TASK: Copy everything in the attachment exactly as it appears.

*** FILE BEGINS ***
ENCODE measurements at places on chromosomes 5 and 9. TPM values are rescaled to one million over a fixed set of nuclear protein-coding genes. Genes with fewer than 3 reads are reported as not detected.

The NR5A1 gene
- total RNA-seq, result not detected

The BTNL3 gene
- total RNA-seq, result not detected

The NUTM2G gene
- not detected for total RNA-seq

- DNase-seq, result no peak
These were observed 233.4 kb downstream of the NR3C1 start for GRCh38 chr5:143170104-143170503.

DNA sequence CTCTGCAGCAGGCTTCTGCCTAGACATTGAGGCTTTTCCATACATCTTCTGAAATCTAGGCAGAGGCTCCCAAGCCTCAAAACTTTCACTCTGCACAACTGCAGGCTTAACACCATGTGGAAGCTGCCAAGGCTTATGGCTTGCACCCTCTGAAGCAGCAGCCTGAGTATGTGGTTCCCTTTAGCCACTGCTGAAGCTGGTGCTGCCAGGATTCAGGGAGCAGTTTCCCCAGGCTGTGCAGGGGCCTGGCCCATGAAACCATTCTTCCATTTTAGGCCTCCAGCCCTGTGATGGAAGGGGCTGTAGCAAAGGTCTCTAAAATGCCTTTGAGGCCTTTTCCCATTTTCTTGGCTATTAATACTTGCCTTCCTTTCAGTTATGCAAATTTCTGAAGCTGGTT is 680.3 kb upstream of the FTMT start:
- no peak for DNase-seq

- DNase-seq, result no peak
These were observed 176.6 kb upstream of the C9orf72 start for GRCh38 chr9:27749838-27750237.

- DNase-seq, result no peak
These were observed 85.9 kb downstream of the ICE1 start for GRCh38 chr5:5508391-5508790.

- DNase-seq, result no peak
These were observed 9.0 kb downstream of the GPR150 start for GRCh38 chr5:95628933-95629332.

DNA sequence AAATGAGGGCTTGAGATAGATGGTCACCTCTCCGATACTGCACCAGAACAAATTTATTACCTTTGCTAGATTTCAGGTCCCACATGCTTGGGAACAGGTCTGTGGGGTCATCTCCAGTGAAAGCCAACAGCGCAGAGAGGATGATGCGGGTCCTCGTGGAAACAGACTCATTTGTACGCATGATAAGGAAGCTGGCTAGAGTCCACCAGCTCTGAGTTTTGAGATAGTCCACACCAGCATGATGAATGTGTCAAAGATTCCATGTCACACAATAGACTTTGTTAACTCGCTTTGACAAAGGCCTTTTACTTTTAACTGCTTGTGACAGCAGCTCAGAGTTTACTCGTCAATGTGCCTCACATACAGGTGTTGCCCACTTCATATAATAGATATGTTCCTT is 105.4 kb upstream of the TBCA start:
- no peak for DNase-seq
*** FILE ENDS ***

ENCODE measurements at places on chromosomes 5 and 9. TPM values are rescaled to one million over a fixed set of nuclear protein-coding genes. Genes with fewer than 3 reads are reported as not detected.

The NR5A1 gene
- total RNA-seq, result not detected

The BTNL3 gene
- total RNA-seq, result not detected

The NUTM2G gene
- not detected for total RNA-seq

- DNase-seq, result no peak
These were observed 233.4 kb downstream of the NR3C1 start for GRCh38 chr5:143170104-143170503.

DNA sequence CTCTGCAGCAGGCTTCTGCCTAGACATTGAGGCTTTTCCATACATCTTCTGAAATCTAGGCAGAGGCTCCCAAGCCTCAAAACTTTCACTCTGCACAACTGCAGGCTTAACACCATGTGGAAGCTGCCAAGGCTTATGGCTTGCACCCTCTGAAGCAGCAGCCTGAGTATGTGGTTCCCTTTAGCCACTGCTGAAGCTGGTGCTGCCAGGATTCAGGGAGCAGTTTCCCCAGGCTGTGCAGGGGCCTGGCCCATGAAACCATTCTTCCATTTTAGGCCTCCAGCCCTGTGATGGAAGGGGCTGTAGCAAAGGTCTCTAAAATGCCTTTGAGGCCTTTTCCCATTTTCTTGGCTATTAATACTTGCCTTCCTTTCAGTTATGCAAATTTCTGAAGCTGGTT is 680.3 kb upstream of the FTMT start:
- no peak for DNase-seq

- DNase-seq, result no peak
These were observed 176.6 kb upstream of the C9orf72 start for GRCh38 chr9:27749838-27750237.

- DNase-seq, result no peak
These were observed 85.9 kb downstream of the ICE1 start for GRCh38 chr5:5508391-5508790.

- DNase-seq, result no peak
These were observed 9.0 kb downstream of the GPR150 start for GRCh38 chr5:95628933-95629332.

DNA sequence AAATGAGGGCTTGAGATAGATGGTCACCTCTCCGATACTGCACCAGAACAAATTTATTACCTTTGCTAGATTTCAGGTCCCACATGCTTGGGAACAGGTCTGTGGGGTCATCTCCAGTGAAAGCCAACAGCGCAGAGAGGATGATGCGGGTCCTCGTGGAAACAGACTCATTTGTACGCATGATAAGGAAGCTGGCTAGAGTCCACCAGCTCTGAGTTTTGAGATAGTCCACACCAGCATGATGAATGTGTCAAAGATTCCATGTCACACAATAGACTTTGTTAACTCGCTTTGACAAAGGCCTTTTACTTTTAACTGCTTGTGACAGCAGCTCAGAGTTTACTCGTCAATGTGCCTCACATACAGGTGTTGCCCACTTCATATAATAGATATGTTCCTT is 105.4 kb upstream of the TBCA start:
- no peak for DNase-seq